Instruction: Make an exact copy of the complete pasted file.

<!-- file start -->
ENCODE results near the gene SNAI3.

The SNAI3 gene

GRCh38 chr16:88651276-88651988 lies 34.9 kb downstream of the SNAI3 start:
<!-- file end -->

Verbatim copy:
ENCODE results near the gene SNAI3.

The SNAI3 gene

GRCh38 chr16:88651276-88651988 lies 34.9 kb downstream of the SNAI3 start: